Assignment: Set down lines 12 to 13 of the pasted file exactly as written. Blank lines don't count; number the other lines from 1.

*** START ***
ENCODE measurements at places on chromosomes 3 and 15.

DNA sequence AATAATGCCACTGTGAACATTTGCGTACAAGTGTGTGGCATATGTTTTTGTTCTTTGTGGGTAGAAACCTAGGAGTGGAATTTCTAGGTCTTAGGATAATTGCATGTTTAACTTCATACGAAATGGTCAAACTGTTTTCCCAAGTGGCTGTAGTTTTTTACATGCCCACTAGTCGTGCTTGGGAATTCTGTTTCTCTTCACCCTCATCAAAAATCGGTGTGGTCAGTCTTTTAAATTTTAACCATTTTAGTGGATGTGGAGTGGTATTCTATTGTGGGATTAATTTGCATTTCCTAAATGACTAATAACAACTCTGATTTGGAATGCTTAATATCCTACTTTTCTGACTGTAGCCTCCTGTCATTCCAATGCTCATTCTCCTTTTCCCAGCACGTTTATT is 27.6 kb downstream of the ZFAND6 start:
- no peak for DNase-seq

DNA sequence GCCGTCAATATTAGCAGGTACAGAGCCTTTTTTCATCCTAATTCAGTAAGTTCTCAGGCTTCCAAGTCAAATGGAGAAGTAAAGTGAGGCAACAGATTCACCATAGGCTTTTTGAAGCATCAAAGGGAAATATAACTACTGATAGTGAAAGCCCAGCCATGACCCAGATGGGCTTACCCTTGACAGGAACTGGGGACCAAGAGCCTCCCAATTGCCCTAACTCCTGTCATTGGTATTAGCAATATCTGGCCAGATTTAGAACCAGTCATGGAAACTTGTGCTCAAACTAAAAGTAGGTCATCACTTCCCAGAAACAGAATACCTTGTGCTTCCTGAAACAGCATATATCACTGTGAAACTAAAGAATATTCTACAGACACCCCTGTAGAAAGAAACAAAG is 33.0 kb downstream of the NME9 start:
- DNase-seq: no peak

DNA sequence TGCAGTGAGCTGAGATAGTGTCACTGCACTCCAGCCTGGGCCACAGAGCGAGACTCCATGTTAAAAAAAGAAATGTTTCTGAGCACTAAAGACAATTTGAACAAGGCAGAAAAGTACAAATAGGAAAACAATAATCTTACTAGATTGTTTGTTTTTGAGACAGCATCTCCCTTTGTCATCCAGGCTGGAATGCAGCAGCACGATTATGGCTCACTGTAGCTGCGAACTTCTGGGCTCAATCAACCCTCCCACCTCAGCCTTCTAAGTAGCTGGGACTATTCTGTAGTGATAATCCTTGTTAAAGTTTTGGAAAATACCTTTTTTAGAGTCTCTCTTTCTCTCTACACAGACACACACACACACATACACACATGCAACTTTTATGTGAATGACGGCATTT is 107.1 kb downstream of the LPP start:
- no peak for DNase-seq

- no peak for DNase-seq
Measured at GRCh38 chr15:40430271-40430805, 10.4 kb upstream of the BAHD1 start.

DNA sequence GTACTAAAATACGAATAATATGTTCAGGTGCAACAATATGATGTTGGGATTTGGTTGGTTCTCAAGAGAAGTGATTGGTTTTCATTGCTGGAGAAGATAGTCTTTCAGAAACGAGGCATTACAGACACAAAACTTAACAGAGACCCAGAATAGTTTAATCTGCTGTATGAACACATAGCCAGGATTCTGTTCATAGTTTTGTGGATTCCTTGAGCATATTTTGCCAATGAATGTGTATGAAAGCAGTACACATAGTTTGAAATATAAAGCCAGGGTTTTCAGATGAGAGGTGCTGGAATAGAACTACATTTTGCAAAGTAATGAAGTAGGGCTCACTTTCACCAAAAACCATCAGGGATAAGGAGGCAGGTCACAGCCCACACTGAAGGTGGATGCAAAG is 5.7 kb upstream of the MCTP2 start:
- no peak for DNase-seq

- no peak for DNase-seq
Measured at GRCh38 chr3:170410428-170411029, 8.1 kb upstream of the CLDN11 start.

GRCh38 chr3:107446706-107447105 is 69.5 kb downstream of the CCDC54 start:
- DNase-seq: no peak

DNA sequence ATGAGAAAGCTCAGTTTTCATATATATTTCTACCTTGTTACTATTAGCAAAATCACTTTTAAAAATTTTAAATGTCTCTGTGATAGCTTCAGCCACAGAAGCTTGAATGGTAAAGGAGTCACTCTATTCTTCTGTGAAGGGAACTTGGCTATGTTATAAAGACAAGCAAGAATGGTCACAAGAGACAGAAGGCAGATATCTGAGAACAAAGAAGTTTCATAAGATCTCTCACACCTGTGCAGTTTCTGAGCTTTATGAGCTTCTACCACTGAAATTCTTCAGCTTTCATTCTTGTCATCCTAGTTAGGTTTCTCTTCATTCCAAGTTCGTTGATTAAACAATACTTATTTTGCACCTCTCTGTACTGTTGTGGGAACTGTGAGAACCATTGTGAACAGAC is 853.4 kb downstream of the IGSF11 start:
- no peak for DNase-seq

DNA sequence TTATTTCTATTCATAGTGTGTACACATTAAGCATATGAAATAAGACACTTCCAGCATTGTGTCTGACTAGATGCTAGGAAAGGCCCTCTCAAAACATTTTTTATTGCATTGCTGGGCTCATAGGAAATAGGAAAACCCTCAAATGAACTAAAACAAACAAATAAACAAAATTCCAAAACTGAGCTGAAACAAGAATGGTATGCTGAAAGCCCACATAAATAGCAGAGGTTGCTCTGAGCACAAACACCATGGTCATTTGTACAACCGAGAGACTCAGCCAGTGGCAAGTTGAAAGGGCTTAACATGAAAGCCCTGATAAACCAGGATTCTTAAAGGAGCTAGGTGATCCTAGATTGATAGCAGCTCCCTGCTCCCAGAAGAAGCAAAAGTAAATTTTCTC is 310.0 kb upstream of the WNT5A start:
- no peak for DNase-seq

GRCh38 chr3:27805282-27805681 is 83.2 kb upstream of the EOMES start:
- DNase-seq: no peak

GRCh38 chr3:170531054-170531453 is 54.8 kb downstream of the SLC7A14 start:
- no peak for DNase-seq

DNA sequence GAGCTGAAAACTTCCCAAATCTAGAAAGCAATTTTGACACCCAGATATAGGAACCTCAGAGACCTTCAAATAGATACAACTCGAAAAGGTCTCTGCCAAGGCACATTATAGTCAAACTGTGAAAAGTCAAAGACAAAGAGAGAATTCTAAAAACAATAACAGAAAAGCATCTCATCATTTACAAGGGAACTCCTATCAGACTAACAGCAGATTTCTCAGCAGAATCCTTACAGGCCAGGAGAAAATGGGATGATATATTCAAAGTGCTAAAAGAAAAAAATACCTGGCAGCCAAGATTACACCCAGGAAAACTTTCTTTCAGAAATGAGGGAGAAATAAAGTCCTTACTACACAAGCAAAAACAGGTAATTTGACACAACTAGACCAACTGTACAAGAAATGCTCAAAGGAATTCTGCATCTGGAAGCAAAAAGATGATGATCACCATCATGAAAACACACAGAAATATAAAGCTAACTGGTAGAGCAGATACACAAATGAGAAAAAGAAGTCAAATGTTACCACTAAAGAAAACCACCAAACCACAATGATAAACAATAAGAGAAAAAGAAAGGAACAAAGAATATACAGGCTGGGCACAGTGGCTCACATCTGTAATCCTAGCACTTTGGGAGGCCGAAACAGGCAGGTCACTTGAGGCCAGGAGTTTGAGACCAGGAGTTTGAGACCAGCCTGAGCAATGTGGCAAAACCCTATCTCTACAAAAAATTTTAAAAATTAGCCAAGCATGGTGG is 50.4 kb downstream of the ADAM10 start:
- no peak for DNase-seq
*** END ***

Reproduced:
- no peak for DNase-seq
Measured at GRCh38 chr3:170410428-170411029, 8.1 kb upstream of the CLDN11 start.